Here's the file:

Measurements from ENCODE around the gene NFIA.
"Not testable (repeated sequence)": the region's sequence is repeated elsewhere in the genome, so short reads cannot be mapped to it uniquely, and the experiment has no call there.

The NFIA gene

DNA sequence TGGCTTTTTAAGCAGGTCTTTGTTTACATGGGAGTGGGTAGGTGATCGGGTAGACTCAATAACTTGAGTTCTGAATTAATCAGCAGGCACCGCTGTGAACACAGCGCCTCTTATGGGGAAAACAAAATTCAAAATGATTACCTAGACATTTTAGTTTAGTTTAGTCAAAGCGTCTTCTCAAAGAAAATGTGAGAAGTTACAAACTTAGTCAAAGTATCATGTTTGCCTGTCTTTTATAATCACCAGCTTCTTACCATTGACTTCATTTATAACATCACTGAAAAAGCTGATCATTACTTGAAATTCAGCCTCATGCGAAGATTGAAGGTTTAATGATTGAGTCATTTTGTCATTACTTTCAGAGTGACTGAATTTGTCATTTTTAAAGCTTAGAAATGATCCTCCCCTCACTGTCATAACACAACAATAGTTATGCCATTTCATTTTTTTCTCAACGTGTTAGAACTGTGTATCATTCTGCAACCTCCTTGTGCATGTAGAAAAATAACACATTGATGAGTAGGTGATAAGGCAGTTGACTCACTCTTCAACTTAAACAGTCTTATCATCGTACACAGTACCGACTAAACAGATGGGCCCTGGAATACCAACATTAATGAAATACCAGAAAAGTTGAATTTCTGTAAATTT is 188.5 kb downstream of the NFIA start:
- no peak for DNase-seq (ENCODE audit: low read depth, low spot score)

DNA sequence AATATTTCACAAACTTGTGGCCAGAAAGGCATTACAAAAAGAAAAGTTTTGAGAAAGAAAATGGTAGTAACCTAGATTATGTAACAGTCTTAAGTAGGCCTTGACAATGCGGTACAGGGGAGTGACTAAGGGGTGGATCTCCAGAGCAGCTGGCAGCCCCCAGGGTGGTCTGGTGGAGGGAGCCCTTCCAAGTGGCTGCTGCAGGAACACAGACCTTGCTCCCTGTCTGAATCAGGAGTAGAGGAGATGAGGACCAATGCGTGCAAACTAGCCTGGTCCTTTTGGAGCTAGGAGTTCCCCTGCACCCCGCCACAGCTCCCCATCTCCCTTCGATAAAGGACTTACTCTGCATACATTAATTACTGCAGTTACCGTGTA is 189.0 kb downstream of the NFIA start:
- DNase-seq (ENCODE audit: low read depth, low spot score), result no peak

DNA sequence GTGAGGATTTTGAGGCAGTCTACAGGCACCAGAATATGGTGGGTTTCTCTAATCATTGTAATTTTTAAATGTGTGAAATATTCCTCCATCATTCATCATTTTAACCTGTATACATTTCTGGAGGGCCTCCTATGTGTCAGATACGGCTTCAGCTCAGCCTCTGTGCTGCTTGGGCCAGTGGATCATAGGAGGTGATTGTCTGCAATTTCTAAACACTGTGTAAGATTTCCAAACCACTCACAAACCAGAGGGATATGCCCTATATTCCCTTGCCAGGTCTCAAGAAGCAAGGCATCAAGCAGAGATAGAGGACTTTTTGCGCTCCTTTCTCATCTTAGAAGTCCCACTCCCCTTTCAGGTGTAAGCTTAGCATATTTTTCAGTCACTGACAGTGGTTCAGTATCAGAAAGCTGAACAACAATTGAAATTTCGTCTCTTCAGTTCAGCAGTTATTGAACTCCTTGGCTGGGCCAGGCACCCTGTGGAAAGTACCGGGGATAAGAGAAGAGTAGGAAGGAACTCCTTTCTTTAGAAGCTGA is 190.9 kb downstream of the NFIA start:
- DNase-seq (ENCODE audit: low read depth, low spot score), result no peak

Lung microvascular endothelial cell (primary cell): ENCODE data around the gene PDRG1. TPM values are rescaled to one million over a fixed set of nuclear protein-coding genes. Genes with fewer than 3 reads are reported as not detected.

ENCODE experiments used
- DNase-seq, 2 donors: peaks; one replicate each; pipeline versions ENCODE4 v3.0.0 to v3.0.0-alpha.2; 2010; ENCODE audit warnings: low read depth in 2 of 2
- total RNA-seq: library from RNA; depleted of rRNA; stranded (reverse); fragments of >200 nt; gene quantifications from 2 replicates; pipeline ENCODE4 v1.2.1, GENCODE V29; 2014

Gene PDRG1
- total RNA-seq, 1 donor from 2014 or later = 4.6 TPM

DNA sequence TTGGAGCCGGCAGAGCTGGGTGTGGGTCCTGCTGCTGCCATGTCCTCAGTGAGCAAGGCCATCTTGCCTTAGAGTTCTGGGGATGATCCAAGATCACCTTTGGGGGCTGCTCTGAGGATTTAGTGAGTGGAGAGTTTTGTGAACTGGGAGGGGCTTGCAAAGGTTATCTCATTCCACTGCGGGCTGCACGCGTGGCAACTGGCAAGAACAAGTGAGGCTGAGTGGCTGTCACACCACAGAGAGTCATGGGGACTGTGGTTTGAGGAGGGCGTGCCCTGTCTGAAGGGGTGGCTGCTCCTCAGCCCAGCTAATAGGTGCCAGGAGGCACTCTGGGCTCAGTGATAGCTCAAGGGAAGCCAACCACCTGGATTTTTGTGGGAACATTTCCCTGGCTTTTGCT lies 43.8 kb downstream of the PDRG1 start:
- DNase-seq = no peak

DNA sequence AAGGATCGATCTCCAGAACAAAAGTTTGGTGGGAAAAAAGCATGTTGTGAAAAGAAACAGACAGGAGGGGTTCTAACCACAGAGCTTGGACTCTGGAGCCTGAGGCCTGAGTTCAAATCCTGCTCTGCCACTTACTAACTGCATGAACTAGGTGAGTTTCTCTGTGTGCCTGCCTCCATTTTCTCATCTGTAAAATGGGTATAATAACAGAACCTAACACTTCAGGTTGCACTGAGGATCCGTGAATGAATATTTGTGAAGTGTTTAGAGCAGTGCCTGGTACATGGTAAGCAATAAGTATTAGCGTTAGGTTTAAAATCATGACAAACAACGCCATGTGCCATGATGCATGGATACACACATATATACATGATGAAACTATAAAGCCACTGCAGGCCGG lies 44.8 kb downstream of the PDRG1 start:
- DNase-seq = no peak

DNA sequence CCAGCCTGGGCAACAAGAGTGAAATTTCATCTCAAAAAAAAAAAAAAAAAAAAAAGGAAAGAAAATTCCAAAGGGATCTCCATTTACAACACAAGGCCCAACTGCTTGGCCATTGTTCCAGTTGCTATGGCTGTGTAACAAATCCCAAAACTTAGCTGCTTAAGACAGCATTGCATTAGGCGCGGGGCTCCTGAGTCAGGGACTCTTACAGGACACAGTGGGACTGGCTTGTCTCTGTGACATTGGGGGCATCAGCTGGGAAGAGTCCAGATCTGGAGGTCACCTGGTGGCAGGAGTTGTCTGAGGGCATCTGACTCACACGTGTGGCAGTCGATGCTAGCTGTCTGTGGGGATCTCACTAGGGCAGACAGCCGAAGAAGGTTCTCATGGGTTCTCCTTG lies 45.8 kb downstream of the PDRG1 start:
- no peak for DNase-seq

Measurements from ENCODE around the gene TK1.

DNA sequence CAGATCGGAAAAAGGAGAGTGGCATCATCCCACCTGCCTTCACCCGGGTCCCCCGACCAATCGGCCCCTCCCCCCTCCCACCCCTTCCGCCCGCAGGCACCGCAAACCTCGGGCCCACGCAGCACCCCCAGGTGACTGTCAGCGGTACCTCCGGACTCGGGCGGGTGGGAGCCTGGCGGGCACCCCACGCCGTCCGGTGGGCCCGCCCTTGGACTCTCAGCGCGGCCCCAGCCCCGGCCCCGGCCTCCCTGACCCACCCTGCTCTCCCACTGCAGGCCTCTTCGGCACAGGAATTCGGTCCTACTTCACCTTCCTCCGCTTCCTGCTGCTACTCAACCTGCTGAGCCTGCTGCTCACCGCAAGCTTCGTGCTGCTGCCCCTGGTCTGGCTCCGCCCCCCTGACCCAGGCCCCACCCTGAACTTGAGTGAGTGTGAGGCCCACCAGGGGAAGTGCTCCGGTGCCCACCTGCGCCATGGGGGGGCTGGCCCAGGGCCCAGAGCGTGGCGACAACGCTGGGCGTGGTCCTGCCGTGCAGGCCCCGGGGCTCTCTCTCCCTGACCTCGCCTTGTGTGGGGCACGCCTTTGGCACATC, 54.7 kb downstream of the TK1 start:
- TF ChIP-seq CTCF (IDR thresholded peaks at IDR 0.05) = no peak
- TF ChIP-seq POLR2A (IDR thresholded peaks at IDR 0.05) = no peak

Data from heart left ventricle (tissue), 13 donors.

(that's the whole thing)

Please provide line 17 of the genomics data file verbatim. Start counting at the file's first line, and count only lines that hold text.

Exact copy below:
- DNase-seq = no peak